With more than one million copies sold, Teach Your Child to Read in 100 Easy Lessons is a remarkable step-by-step program that teaches your child to read in just 20 minutes a day—with love, care, and joy only a parent and child can share.
“[A] magical book...I’ve seen this method work in my own home, having used it with both of my children and watched that light go on.”—John McWhorter, The New York Times
Is your child halfway through first grade and still unable to read? Is your preschooler bored with coloring and ready for reading? Do you want to help your child read, but are afraid you’ll do something wrong?
Teach Your Child to Read in 100 Easy Lessons is a complete, step-by-step guide that shows parents simply and clearly how to teach their children to read.
Twenty minutes a day is all you need, and within 100 teaching days your child will be reading on a solid second-grade reading level. It’s a sensible, easy-to-follow, and enjoyable way to help your child gain the essential skills of reading. Everything you need is here—no paste, no scissors, no flash cards, no complicated directions—just you and your child learning together. One hundred lessons, fully illustrated and color-coded for clarity, give your child the basic and more advanced skills needed to become a good reader.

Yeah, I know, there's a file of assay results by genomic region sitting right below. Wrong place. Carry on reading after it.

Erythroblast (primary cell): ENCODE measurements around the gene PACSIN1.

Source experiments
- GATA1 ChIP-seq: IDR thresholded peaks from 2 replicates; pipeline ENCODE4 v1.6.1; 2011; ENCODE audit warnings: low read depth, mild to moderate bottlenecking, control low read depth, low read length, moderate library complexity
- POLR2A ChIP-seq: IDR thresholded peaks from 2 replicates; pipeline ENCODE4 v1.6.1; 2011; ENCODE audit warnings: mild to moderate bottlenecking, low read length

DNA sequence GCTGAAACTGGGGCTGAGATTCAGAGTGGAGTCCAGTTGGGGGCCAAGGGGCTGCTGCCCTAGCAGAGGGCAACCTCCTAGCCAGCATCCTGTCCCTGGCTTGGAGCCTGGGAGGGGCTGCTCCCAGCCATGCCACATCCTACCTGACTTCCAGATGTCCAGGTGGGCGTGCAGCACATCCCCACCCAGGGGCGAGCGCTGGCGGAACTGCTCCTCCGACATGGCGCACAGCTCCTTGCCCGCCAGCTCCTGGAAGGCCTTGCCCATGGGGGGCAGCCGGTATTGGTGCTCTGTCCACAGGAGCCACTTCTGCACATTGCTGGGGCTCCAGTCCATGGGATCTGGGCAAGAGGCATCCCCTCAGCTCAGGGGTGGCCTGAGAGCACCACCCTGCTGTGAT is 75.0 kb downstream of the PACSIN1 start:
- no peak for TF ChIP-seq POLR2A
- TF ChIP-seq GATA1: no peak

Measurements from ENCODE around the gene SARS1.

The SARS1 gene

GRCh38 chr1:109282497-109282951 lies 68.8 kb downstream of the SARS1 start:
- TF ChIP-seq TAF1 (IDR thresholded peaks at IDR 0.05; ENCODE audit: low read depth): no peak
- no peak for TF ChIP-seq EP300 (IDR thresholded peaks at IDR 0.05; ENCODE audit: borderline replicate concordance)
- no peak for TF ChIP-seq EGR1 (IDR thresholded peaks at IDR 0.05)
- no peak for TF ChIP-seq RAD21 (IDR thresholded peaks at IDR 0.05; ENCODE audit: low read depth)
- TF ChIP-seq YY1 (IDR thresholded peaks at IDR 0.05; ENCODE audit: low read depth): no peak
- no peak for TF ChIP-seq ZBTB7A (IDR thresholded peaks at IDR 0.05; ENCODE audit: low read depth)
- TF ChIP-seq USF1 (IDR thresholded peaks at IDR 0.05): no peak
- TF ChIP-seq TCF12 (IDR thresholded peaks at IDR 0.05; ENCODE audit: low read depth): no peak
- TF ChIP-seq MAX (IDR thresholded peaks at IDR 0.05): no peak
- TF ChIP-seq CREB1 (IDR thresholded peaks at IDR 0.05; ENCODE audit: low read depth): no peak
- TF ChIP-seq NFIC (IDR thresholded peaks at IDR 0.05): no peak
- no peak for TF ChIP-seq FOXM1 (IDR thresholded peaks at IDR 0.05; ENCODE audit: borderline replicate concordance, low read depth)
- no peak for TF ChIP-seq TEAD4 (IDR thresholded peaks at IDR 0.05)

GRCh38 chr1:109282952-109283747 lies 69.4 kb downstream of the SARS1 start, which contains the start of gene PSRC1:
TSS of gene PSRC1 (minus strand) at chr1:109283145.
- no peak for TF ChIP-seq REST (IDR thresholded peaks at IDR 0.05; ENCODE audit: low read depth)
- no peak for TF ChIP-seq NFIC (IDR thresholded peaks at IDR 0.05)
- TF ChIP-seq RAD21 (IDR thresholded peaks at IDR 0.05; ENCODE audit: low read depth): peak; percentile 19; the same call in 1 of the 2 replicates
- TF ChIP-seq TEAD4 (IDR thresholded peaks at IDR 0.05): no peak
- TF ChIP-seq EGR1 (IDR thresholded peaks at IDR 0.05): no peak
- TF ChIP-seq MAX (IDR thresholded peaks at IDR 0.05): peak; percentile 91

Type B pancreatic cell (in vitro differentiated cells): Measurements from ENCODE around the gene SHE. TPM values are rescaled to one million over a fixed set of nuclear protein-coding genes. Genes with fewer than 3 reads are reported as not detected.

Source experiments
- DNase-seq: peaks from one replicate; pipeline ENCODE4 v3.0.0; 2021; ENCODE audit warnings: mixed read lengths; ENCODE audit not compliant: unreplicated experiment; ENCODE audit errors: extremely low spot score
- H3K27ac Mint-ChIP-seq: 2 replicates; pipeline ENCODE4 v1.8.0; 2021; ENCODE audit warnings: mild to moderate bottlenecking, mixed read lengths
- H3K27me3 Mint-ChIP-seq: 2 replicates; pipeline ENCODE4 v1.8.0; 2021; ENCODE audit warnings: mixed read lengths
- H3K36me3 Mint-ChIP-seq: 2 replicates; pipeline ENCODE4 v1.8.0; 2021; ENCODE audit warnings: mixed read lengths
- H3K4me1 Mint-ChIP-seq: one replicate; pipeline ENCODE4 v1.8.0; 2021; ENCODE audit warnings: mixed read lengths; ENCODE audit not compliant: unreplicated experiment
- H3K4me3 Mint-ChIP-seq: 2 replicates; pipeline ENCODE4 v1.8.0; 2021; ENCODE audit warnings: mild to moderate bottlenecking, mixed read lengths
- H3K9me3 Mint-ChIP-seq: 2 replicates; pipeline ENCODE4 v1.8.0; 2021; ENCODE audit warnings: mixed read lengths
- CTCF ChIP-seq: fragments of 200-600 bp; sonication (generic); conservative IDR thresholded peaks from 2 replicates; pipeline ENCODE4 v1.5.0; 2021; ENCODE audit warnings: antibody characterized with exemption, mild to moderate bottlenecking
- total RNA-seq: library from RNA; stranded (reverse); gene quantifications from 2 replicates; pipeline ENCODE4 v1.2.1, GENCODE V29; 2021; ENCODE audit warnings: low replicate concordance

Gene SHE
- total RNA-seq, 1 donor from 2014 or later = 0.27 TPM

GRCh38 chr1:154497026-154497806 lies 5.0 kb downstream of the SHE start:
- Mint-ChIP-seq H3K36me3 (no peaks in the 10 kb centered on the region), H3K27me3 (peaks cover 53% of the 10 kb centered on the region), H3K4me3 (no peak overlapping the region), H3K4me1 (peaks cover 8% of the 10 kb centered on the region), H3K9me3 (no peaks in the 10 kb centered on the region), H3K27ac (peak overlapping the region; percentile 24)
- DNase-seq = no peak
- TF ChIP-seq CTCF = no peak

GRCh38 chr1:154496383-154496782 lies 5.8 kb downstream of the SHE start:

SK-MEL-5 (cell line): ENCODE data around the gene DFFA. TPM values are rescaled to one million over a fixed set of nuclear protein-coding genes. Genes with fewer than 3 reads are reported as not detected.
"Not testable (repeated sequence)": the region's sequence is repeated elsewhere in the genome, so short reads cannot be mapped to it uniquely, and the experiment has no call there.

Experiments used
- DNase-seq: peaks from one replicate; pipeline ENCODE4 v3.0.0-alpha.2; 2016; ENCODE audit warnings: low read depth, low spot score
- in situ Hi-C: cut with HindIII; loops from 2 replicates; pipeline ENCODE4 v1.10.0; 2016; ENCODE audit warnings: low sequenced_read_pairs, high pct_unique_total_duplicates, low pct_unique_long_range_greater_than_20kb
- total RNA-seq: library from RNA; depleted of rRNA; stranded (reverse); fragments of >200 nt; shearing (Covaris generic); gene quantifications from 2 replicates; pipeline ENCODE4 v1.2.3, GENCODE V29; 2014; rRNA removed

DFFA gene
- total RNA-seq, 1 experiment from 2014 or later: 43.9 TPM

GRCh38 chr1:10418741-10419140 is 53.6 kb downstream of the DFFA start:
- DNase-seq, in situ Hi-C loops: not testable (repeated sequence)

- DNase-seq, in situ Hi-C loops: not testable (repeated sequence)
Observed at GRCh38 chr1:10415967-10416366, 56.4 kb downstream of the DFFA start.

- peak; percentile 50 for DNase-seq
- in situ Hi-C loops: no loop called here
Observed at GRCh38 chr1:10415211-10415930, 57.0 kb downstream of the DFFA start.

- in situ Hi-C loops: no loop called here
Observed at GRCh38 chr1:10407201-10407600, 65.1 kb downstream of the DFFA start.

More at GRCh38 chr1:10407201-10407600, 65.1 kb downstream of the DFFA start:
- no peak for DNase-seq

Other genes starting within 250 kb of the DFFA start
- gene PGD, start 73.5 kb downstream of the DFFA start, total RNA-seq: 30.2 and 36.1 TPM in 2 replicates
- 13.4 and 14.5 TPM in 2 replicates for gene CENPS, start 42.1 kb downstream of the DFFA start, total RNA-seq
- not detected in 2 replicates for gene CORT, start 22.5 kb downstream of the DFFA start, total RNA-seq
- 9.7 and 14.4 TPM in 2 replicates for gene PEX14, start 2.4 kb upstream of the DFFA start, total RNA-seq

About the Author
Siegfried Engelmann is a professor of education at the University of Oregon, and has written many books on teaching, including Give Your Child a Superior Mind. He is the originator of Direct Instruction, the most successful approach to teaching, and he has developed more than fifty Direct Instruction programs. For more information, go to ZigSite.com.
“School boards should be pressured as much as possible to teach reading via the Direct Instruction method of phonics. And if they won’t, there’s what I call the magical book: Teach Your Child to Read in 100 Easy Lessons, by Englemann with Phyllis Haddox and Elaine Bruner. I’ve seen this method work in my own home, having used it with both of my children and watched that light go on.” —John McWhorter, The New York Times